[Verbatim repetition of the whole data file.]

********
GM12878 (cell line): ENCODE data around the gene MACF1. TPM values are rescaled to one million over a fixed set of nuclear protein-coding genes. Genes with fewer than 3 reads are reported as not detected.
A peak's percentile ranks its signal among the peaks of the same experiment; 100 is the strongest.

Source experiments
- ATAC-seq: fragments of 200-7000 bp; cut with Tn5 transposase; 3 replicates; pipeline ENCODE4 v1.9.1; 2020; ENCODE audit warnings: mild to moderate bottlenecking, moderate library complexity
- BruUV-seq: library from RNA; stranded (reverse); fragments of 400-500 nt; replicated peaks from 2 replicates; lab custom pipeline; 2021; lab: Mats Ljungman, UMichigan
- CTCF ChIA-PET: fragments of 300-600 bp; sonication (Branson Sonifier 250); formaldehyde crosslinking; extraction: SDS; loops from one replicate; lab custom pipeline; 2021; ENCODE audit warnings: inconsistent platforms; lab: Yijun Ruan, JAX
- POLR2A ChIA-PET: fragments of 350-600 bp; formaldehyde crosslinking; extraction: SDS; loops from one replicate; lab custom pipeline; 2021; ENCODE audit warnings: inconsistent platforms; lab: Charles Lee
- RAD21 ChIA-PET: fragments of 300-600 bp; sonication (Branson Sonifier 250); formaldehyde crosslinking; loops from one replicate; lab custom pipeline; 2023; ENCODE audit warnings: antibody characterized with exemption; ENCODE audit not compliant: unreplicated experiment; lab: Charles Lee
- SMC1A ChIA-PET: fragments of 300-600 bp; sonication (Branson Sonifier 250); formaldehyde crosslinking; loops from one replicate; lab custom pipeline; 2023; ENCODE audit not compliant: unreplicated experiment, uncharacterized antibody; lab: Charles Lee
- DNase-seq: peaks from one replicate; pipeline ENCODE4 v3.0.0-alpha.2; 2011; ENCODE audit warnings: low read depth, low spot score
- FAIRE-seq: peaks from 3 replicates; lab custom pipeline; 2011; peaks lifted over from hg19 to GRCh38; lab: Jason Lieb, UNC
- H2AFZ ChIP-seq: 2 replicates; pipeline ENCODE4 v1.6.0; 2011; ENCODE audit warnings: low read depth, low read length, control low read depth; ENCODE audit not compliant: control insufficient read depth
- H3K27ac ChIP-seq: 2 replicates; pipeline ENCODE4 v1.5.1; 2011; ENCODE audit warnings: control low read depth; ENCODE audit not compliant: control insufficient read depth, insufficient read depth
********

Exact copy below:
GM12878 (cell line): ENCODE data around the gene MACF1. TPM values are rescaled to one million over a fixed set of nuclear protein-coding genes. Genes with fewer than 3 reads are reported as not detected.
A peak's percentile ranks its signal among the peaks of the same experiment; 100 is the strongest.

Source experiments
- ATAC-seq: fragments of 200-7000 bp; cut with Tn5 transposase; 3 replicates; pipeline ENCODE4 v1.9.1; 2020; ENCODE audit warnings: mild to moderate bottlenecking, moderate library complexity
- BruUV-seq: library from RNA; stranded (reverse); fragments of 400-500 nt; replicated peaks from 2 replicates; lab custom pipeline; 2021; lab: Mats Ljungman, UMichigan
- CTCF ChIA-PET: fragments of 300-600 bp; sonication (Branson Sonifier 250); formaldehyde crosslinking; extraction: SDS; loops from one replicate; lab custom pipeline; 2021; ENCODE audit warnings: inconsistent platforms; lab: Yijun Ruan, JAX
- POLR2A ChIA-PET: fragments of 350-600 bp; formaldehyde crosslinking; extraction: SDS; loops from one replicate; lab custom pipeline; 2021; ENCODE audit warnings: inconsistent platforms; lab: Charles Lee
- RAD21 ChIA-PET: fragments of 300-600 bp; sonication (Branson Sonifier 250); formaldehyde crosslinking; loops from one replicate; lab custom pipeline; 2023; ENCODE audit warnings: antibody characterized with exemption; ENCODE audit not compliant: unreplicated experiment; lab: Charles Lee
- SMC1A ChIA-PET: fragments of 300-600 bp; sonication (Branson Sonifier 250); formaldehyde crosslinking; loops from one replicate; lab custom pipeline; 2023; ENCODE audit not compliant: unreplicated experiment, uncharacterized antibody; lab: Charles Lee
- DNase-seq: peaks from one replicate; pipeline ENCODE4 v3.0.0-alpha.2; 2011; ENCODE audit warnings: low read depth, low spot score
- FAIRE-seq: peaks from 3 replicates; lab custom pipeline; 2011; peaks lifted over from hg19 to GRCh38; lab: Jason Lieb, UNC
- H2AFZ ChIP-seq: 2 replicates; pipeline ENCODE4 v1.6.0; 2011; ENCODE audit warnings: low read depth, low read length, control low read depth; ENCODE audit not compliant: control insufficient read depth
- H3K27ac ChIP-seq: 2 replicates; pipeline ENCODE4 v1.5.1; 2011; ENCODE audit warnings: control low read depth; ENCODE audit not compliant: control insufficient read depth, insufficient read depth